Postgraduate Course: Conservation Technology (AREA11017)
|School||Edinburgh College of Art
||College||College of Arts, Humanities and Social Sciences
|Credit level (Normal year taken)||SCQF Level 11 (Postgraduate)
||Availability||Not available to visiting students
|Summary||Technology is an essential part in any conservation project as it ensures the strength and durability of the original fabric but also deals with certain aspects of the character of the historic building that is transmitted to the future. In this context pathology and repairs are examined both at material and building scale. Technical issues are an integral part of the critical approach to the conservation of a building, so the complex interactions with other values and disciplines are framed in the design process of an intervention.
This is achieved through an overview of technology and associated strategies in conservation. Lectures, site visits and workshops will cover traditional and modernist construction as they are affected by environmental and structural actions.
The course reviews:
1. the pathology of the main materials (timber, brick, stone, concrete, steel) and material systems
2. the structural performance and failure of traditional and modernist buildings
3. repair techniques and strategies
4. design interventions in historic fabric
5. associated topical technical issues in conservation (sustainability, management, maintenance)
The lectures cover the following areas:
Traditional materials (timber, stone, lime, brick) and their pathology.
Architectural elements (paint, interiors, roofing)
Performance and repair in traditional buildings
Modern materials (iron, steel, concrete), their technology and pathology
Structural design in architectural conservation
Associated topical issues (sustainability, maintenance, regulations, training, procurement, surveys)
Entry Requirements (not applicable to Visiting Students)
||Other requirements|| None
Course Delivery Information
|Academic year 2022/23, Not available to visiting students (SS1)
|Learning and Teaching activities (Further Info)
Lecture Hours 37,
Seminar/Tutorial Hours 3,
Fieldwork Hours 16,
External Visit Hours 15,
Feedback/Feedforward Hours 1,
Formative Assessment Hours 7,
Programme Level Learning and Teaching Hours 4,
Directed Learning and Independent Learning Hours
|Assessment (Further Info)
|Additional Information (Assessment)
||Individual report of 5,000 words on aspects of conservation technology and repair applied to a building, a material type or a technical or structural problem.
All Learning Outcomes have the same weight.
||Feedback is given at various stages:
A summary is submitted in week 2 and comments on the viability and research schedule of the proposal are given by the tutors the week after.
An interim review is organised in week 10 where the students present their work to the class and the tutors give them oral feedback.
The final submission is marked against the Learning Outcomes and feedback is given on a sheet, two weeks after submission.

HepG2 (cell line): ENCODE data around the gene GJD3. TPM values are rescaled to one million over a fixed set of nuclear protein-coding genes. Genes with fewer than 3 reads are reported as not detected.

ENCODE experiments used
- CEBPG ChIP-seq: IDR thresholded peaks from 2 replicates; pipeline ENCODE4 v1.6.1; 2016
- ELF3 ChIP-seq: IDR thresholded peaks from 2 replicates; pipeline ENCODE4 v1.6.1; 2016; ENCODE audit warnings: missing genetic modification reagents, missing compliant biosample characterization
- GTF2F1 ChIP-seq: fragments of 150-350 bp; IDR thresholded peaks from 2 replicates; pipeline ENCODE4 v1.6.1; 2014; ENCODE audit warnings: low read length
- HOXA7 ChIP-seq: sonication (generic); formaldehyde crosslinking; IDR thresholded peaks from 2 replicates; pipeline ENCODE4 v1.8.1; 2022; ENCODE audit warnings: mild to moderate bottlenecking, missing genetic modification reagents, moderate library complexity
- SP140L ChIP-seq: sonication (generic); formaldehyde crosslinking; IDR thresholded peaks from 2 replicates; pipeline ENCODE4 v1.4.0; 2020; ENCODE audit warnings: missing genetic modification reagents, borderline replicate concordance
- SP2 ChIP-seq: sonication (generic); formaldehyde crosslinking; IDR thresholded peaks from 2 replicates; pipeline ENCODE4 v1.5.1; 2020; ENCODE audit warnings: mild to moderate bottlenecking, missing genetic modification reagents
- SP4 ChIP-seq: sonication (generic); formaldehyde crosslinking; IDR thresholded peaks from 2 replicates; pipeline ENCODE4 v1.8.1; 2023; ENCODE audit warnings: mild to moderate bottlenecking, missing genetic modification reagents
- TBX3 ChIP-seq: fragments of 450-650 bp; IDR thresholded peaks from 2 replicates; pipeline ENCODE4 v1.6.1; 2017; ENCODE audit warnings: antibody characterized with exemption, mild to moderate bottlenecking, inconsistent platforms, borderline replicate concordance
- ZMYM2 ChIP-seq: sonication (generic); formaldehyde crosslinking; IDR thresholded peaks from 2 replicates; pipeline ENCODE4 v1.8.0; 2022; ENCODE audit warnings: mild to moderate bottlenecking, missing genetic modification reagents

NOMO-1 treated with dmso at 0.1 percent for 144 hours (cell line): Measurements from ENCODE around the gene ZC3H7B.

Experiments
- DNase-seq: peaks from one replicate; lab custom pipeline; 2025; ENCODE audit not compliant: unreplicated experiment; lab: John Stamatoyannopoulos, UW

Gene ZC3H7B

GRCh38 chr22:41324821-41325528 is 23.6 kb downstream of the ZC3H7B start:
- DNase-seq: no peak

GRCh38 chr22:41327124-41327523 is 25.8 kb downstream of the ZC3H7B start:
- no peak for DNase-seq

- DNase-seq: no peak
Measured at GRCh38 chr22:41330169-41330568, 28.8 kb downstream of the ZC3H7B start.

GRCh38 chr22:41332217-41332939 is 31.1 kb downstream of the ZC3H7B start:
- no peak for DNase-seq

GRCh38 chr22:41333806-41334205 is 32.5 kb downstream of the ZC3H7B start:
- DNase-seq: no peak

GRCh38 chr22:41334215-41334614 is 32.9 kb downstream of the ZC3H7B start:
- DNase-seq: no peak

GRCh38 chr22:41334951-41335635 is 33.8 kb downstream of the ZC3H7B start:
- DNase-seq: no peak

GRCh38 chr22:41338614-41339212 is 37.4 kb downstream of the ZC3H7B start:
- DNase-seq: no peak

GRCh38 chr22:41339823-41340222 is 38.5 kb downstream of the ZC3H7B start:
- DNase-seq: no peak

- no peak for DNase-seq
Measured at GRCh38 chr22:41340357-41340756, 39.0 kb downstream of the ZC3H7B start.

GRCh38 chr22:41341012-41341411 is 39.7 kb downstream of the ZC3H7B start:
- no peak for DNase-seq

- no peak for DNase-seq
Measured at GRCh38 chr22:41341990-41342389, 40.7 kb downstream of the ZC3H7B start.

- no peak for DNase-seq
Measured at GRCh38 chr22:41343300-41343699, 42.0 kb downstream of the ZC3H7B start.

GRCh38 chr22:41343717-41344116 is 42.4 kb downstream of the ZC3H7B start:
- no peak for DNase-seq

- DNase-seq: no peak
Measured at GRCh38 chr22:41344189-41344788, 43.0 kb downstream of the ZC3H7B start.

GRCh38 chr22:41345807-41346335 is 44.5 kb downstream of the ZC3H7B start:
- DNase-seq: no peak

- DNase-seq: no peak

|No Exam Information
On completion of this course, the student will be able to:
- Display ability in building condition surveys and appraisal of the history and character of a case study.
- Demonstrate knowledge of historic building materials and techniques, alongside an awareness of their decay mechanisms.
- Demonstrate ability to make proposals for remedial actions through defining and analysing the available options.
- Display organisational, communication, verbal and presentational skills specific to the area of conservation technology.
|- Beckmann, P. and Bowles, J. 2004. Structural aspects of building conservation. Oxford: Elsevier Butterworth-Heinemann.|
- Croci, Giorgio (2001) Conservation and Structural restoration of architectural heritage.
- Institution of Structural Engineers (1991). Guide to surveys and inspections of buildings and similar structures
- Theodossopoulos, D (2012) Conservation theory and fabric. From: Structural Design in Building Conservation, Routledge.
- CIRIA (Construction Industry Research and Information Association) 1994. Structural renovation of traditional buildings. Report 111. London: CIRIA.
- Davey, A., Heath, B., Hodges, D., Ketchin, M. and Milne, R. 1981. The care and conservation of Georgian Houses. Edinburgh New Town Conservation Committee, London: The Architectural Press
- Feilden, B M. 2003. Conservation of historic buildings. 3rd ed. Amsterdam, London: Architectural Press.
- Forsyth, M. 2007. Structures & Construction in Historic Building Conservation. Oxford: Blackwell Publishing Ltd
- McMillan, A., Gillanders, R., and Fairhurst, J. A. 1999. Building stones of Edinburgh. Edinburgh: Edinburgh Geological Society
- Carbonara, G. 2005. Atlante del restauro. Turin: UTET.
|Graduate Attributes and Skills
||Building condition surveys
Knowledge of building repair techniques
Awareness of the regulatory framework regarding the technology of interventions
Communication of building pathology and repairs
|Additional Class Delivery Information
||Classes are always in the Workroom, 4.17 in the Maltings, Minto House.
|Course organiser||Dr Dimitrios Theodossopoulos
Tel: (0131 6)50 2300
|Course secretary||Ms Jenni Vento
Tel: (0131 6)50 2306